Missoula's Tower Street is dry. The floodwaters that just over a month ago lapped over the pavement have receded. Police blockades are long gone, as is the current that ripped up the pavement along Kehrwald Drive. There's no more din of sump pumps. Neighbors no longer linger in food-stocked tents. The field that buzzed with volunteer sandbaggers is empty.
But here and there, piles of sandbags still litter lawns and fence lines. Driveways are rutted. Chunks of riprap concrete—the U.S. Army Corps of Engineers' emergency levee—remain in the trees past a sign that says "No Wake Zone." The cleanup isn't over.
Earlier this month, the Missoula County Public Works Department announced it would aid in the removal of sandbags from Tower Street. The county asked residents to take sandbags from their property to the former volunteer staging area, empty them and consolidate the bags for Allied Waste to pick up.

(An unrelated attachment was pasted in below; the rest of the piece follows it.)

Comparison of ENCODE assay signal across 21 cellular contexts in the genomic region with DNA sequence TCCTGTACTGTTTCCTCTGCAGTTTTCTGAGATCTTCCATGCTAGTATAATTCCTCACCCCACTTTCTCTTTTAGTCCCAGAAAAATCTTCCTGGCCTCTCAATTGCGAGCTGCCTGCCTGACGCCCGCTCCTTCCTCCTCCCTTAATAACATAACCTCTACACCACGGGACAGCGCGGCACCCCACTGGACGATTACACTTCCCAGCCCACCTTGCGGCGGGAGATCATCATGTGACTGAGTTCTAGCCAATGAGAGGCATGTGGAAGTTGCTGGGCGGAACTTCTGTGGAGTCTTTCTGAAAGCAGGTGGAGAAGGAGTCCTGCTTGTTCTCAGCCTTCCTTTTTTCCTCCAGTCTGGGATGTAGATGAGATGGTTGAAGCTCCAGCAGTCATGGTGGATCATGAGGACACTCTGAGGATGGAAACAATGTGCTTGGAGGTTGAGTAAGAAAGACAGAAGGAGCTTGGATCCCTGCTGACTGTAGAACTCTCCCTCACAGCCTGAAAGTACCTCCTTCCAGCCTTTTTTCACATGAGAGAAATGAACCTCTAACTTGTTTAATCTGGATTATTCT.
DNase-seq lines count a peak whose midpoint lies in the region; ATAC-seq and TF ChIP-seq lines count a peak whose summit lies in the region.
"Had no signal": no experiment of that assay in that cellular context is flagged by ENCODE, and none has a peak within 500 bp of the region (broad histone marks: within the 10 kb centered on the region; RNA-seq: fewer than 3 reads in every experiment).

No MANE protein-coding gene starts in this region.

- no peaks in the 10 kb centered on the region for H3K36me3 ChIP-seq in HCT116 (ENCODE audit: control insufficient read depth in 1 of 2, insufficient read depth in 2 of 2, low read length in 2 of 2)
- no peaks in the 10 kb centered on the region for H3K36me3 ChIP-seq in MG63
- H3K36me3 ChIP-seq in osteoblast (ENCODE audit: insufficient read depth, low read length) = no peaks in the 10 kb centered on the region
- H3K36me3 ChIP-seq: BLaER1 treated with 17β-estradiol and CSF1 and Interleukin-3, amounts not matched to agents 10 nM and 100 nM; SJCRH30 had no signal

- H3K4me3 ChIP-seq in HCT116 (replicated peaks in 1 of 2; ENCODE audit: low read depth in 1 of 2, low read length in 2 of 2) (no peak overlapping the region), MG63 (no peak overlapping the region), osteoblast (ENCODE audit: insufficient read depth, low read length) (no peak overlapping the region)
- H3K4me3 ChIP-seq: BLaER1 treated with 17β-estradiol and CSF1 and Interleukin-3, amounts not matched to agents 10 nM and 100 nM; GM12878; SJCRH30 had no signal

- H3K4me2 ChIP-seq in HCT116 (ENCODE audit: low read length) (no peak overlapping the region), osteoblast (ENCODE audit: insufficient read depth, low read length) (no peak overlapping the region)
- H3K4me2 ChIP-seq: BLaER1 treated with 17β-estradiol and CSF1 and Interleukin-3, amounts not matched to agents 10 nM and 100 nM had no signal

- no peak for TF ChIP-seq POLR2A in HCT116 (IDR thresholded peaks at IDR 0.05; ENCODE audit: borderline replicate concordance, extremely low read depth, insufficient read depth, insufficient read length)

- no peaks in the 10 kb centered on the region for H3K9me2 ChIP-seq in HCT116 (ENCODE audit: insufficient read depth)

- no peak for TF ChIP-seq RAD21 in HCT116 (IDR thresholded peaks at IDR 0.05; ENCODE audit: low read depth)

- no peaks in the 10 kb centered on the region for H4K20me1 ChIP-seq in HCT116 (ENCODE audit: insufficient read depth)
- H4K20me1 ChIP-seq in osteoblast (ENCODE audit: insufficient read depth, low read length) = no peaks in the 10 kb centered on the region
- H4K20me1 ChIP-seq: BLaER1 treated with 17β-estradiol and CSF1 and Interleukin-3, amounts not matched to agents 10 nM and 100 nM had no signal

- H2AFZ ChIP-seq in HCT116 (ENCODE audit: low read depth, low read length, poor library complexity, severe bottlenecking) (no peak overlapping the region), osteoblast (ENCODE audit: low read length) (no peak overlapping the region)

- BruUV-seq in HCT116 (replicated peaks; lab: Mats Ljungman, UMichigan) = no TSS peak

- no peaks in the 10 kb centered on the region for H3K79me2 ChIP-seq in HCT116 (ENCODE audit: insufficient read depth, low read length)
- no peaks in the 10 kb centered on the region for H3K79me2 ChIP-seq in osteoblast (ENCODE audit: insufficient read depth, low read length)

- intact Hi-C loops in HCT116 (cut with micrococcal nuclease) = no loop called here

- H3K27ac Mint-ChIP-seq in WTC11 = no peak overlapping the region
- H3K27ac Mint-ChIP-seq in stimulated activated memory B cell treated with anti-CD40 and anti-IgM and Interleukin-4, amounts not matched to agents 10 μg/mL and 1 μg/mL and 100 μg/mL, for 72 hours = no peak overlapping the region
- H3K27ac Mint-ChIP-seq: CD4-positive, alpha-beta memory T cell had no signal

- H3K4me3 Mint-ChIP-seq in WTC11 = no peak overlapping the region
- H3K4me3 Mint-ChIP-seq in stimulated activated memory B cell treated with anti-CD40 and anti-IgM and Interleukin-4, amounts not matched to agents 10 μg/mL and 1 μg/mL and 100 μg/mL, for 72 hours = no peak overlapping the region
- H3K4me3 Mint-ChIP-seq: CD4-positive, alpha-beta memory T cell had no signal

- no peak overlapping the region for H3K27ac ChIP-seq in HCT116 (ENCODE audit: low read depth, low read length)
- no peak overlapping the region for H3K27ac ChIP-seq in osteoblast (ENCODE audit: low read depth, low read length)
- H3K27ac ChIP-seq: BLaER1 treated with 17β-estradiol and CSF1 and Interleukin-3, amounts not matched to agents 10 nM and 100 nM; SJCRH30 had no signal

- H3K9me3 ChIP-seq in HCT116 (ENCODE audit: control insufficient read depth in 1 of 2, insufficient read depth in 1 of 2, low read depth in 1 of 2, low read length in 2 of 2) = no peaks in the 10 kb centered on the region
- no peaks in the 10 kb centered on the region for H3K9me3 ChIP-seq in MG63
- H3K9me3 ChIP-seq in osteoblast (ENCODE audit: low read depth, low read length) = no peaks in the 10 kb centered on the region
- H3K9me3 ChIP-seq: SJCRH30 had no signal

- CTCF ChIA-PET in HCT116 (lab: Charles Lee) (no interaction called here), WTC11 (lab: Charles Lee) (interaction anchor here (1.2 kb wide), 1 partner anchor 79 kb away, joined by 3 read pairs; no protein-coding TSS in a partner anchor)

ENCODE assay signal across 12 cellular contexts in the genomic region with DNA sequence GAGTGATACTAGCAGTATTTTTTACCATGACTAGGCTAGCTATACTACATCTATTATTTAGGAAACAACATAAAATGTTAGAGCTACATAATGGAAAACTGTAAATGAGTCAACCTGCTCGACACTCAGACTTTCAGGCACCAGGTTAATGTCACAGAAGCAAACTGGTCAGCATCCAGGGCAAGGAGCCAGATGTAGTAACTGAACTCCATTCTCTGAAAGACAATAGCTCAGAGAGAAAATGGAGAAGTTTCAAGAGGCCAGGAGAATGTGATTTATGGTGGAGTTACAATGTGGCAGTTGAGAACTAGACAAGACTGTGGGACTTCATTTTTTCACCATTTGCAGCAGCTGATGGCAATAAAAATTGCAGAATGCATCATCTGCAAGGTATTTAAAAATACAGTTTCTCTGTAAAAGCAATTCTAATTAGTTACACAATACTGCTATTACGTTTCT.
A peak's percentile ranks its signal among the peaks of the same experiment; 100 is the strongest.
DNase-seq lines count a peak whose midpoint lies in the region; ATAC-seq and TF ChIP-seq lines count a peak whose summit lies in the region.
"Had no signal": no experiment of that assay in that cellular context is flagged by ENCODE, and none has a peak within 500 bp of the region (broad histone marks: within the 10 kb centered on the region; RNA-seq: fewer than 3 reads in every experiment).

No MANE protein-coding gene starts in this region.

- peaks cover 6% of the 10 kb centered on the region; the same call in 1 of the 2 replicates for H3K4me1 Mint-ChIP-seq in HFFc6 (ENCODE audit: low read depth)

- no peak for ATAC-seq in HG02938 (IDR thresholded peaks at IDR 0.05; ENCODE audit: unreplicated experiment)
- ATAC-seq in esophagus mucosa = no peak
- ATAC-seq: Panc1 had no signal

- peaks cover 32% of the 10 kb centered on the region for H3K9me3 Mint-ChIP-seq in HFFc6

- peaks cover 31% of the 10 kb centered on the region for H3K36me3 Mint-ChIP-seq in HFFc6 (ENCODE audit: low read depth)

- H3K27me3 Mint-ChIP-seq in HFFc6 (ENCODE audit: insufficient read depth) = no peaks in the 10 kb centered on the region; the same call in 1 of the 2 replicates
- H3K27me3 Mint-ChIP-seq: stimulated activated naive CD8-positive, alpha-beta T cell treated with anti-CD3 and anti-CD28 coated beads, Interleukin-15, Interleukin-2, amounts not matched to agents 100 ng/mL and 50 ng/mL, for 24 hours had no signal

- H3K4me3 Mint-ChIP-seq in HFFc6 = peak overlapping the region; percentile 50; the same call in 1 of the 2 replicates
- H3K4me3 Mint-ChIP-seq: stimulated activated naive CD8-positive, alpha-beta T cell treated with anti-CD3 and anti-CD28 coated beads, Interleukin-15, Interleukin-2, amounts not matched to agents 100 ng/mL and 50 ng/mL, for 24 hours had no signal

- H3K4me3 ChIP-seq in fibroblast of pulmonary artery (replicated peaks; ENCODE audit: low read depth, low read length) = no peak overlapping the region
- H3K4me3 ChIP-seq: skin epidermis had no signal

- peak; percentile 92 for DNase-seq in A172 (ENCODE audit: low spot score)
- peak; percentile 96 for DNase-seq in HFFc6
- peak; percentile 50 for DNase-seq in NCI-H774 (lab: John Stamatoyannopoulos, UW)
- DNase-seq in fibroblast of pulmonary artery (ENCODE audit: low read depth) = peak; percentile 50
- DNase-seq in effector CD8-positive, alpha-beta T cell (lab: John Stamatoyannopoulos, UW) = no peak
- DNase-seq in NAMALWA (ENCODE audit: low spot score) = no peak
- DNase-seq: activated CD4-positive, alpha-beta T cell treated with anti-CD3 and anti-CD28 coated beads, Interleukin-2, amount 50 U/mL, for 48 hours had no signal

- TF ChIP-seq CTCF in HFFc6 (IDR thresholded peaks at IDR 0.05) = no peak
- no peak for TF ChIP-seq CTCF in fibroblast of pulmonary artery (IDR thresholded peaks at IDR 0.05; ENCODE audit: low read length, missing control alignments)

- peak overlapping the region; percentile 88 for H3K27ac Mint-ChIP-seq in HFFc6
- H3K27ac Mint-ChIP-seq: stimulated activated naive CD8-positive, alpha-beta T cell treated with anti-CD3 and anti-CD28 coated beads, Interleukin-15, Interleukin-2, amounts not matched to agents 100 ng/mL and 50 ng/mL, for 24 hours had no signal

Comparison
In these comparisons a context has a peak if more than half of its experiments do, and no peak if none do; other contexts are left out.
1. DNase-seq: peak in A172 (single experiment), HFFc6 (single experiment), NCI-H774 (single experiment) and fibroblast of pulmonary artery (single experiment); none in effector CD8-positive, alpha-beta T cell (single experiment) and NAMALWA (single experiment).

Public Works Director Greg Robertson says the county completed much of its work collecting sandbag material July 25 and aimed to do "one more scour" by the end of the week. They've put down new topsoil in the staging area field and reseeded it. Now the biggest task remaining is to remove the Army Corps' levee, a commitment that will take at least several days to fulfill, Robertson says. "The Corps of Engineers dropped about 450 cubic yards of that stuff. So you figure a dump truck is about eight yards—that's quite a bit of work that'll need to be done."
Federal and state agencies have also stepped in to assist victims of the flooding on the Clark Fork River. The Montana Disaster and Emergency Services Division briefed residents on options for future flood mitigation during a public meeting July 13, including FEMA grants that could allow residents to raise homes above flood level or relocate them entirely.
For the folks at the eye of the storm on Tower Street, where the problems of ripped up pavement, flotsam and water damage persist, the larger picture may offer little comfort. But as Robertson says, "Given the amount of water that we had and the time it was up, it's pretty amazing we didn't have more damage."